• LNL researchers Nick Fischer and Amy Rasley are characterizing nanolipoprotein particle vaccine formulations using a dynamic light-scattering instrument. The researchers are part of a team developing one vaccine to protect U.S. forces against three different bacterial biothreats. Credit: Julie Russell/LLNL
     LNL researchers Nick Fischer and Amy Rasley are characterizing nanolipoprotein particle vaccine formulations using a dynamic light-scattering instrument. The researchers are part of a team developing one vaccine to protect U.S. forces against three different bacterial biothreats. Credit: Julie Russell/LLNL

Researchers Aim to Defend Troops from Biothreats

January 18, 2022
Posted by George I. Seffers
E-mail About the Author

One vaccine may protect against three pathogens.


Scientists from Lawrence Livermore National Laboratory (LLNL) and three other institutions are seeking to develop a multipathogen vaccine that will protect against three bacterial biothreat pathogens that cause plague, rabbit fever and melioidosis, LLNL announced today.

Led by the LLNL, the team includes disease experts from the University of New Mexico Health Sciences Center; the University of Nevada, Reno School of Medicine; and the U.S. Army Medical Research Institute of Infectious Diseases. The researchers, who will collaborate under a five-year, $10 million grant from the Defense Threat Reduction Agency, are aiming to develop a single vaccine that will protect against tularemia, melioidosis and plague.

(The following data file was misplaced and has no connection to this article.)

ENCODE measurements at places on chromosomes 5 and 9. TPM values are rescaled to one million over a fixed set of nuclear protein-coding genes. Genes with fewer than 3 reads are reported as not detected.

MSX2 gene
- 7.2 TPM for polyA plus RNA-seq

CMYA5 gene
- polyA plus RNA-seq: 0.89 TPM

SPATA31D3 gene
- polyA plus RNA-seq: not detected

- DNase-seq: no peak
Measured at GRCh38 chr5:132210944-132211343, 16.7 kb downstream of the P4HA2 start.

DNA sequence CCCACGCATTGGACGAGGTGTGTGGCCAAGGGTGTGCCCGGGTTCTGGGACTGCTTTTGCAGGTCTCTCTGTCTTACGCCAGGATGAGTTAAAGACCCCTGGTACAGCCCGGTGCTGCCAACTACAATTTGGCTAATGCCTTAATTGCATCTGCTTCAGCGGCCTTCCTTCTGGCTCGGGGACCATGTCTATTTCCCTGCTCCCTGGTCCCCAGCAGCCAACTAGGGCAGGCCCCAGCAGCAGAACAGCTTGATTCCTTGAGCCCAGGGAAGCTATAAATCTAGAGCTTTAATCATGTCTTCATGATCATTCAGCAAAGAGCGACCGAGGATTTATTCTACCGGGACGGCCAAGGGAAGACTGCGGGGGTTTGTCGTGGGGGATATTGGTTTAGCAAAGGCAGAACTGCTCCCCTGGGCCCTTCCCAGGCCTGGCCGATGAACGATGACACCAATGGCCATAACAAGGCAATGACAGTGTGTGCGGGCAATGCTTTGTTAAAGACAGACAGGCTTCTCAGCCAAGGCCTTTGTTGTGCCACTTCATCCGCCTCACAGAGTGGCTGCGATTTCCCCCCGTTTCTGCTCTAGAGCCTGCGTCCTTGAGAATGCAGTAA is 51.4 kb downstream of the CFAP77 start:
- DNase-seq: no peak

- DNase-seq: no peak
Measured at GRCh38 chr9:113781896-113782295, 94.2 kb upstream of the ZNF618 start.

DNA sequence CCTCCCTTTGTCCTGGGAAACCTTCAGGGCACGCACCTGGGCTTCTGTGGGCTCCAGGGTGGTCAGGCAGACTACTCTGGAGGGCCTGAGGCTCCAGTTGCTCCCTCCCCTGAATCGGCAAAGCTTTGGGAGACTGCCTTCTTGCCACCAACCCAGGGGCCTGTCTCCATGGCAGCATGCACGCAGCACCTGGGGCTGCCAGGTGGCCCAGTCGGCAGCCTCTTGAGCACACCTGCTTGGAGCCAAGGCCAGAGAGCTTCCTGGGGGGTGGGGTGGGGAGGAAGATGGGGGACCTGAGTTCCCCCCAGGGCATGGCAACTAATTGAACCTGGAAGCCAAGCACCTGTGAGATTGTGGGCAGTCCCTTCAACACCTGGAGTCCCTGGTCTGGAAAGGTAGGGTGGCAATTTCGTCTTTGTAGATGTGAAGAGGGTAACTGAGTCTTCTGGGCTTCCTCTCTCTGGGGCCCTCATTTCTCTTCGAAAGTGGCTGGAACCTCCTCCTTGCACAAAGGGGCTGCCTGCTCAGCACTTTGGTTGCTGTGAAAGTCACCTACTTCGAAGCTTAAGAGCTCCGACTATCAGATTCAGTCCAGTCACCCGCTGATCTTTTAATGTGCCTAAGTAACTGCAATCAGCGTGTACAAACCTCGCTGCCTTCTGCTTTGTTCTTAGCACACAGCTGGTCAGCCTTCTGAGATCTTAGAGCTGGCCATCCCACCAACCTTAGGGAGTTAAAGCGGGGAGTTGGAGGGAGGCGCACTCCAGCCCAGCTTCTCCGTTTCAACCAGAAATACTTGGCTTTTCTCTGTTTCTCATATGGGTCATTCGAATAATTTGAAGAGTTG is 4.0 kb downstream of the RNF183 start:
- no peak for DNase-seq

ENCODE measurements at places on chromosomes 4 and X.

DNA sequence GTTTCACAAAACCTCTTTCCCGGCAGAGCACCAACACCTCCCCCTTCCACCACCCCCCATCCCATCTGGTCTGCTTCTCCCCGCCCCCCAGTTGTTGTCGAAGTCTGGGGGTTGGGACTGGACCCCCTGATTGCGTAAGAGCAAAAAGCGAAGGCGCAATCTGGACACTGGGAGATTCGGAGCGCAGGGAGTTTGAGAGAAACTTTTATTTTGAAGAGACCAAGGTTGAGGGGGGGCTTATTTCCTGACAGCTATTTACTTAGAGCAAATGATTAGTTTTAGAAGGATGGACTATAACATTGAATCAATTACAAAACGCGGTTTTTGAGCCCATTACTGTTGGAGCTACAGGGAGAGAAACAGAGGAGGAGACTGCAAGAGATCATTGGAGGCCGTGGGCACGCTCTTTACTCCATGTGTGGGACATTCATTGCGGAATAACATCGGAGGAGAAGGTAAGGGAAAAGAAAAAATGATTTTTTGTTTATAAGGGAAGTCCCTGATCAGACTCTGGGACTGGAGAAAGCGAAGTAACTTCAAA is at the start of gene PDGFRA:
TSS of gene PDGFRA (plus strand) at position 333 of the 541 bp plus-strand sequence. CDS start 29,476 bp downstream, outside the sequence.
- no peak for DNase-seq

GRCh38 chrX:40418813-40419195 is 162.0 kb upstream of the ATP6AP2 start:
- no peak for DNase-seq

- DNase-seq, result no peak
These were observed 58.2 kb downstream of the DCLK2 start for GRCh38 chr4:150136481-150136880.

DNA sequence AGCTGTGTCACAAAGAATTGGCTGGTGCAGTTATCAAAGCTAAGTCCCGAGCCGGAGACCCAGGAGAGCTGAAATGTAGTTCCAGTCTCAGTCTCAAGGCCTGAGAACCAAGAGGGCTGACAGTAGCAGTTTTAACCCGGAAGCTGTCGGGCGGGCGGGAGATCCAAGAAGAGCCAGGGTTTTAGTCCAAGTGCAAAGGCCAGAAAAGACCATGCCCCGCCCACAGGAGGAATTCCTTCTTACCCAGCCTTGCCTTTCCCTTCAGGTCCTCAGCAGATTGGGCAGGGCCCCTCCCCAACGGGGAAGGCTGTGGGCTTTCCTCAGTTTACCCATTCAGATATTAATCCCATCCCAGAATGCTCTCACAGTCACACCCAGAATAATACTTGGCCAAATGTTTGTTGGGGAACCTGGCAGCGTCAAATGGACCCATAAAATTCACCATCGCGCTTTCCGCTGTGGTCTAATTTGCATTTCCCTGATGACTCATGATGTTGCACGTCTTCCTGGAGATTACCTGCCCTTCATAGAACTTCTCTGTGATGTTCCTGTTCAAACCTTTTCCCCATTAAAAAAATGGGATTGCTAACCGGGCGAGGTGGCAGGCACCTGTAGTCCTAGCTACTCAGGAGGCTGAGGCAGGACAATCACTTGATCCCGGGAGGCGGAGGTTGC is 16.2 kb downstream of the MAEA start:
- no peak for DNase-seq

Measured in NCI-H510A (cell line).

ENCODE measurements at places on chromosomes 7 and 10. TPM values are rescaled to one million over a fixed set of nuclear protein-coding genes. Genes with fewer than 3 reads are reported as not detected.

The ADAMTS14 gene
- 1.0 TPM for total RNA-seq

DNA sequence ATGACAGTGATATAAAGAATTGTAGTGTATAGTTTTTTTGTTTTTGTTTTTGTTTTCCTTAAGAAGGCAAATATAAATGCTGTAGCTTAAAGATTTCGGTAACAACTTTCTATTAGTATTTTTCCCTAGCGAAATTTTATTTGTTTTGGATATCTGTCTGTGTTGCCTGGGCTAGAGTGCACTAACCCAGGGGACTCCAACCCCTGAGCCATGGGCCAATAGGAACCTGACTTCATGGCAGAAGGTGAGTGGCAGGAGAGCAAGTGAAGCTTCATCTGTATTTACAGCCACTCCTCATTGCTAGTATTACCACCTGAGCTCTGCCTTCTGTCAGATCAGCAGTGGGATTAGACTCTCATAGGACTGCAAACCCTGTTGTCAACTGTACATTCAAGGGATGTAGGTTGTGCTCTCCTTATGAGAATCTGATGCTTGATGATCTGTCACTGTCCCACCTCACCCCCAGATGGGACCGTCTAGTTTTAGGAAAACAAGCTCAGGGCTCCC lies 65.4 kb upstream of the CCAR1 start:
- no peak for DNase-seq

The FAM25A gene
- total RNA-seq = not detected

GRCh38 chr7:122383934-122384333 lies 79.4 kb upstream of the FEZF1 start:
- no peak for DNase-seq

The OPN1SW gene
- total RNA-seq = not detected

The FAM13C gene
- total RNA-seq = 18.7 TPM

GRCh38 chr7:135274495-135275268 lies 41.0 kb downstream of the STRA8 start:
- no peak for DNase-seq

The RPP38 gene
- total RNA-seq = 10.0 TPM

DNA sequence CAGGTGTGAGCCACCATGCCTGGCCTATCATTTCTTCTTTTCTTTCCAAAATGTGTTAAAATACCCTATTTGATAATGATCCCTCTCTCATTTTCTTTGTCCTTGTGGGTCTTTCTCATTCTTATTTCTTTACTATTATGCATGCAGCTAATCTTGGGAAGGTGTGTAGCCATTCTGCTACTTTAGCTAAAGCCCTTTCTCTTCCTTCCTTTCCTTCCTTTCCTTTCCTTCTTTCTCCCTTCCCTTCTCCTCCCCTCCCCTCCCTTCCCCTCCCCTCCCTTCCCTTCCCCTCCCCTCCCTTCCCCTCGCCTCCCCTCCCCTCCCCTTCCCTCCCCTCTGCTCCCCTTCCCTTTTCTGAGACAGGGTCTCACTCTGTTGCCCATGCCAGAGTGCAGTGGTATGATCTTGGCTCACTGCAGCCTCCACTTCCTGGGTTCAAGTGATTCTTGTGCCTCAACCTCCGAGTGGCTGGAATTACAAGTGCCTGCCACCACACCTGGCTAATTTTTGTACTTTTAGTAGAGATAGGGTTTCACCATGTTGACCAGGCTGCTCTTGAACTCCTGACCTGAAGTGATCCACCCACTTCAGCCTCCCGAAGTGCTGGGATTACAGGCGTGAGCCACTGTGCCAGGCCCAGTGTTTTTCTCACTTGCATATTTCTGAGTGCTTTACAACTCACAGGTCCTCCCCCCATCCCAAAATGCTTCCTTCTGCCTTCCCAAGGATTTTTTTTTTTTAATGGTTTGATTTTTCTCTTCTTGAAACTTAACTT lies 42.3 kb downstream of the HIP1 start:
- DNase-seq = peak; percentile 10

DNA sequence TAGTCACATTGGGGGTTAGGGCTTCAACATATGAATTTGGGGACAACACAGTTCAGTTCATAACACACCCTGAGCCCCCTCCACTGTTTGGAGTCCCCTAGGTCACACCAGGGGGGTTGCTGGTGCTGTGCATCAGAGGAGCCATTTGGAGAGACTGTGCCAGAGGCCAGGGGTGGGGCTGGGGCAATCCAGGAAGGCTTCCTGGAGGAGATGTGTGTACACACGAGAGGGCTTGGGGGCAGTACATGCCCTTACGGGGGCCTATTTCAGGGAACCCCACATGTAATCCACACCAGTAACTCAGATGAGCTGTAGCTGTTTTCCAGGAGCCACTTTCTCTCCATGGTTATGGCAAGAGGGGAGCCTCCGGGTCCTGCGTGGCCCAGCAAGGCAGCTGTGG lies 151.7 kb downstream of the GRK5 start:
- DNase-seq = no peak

LLNL scientists have demonstrated the ability of a subunit vaccine, incorporating different antigens from the Francisella tularensis bacterium into a single particle, to protect against inhalation of high doses of the bacteria, which causes the disease tularemia, also known as rabbit fever. Their collaborators at the University of Nevada and the Army Medical Research Institute of Infectious Diseases have been testing candidate subunit vaccines for melioidosis and plague respectively, and their data suggests that those subunit vaccines could be effective.

Kris Kulp, leader of the lab’s Biosciences and Biotechnology Division, noted that the three-way vaccine, if successful, will protect against several high-priority pathogens in a single dose, greatly facilitating the defense of U.S. troops against biothreats.

“Not only will a simplified immunization regime be cost-effective, it also will enable warfighters to be fully vaccinated more quickly. This project builds on LLNL expertise using nanoparticle technology to deliver vaccines against single pathogens and takes them to the next step by adding antigens that will protect against multiple pathogens simultaneously,” Kulp said.

The team’s scientists will build on a nanotechnology—called nanolipoprotein particles (NLPs)—that was developed at LLNL for delivering vaccines and drugs inside the human body.

NLPs are water-soluble molecules that are 6 to 30 billionths of a meter in size and resemble HDL particles, which are associated with playing a role in regulating the human body’s good cholesterol. LLNL scientists have worked on this nanotechnology, also known as nanodisc, since 2005.

Using the NLPs as a delivery platform, the antigens for the three disease-causing bacteria could be co-delivered with an adjuvant molecule, which stimulates the immune response against the antigens.

In addition to the four institutions, a Bay Area vaccine company—San Carlos-based Vaxcyte Inc.—will produce Yersina pestis and F. tularensis antigens in a manner that is scalable and amenable to production in a “good manufacturing practices” environment.

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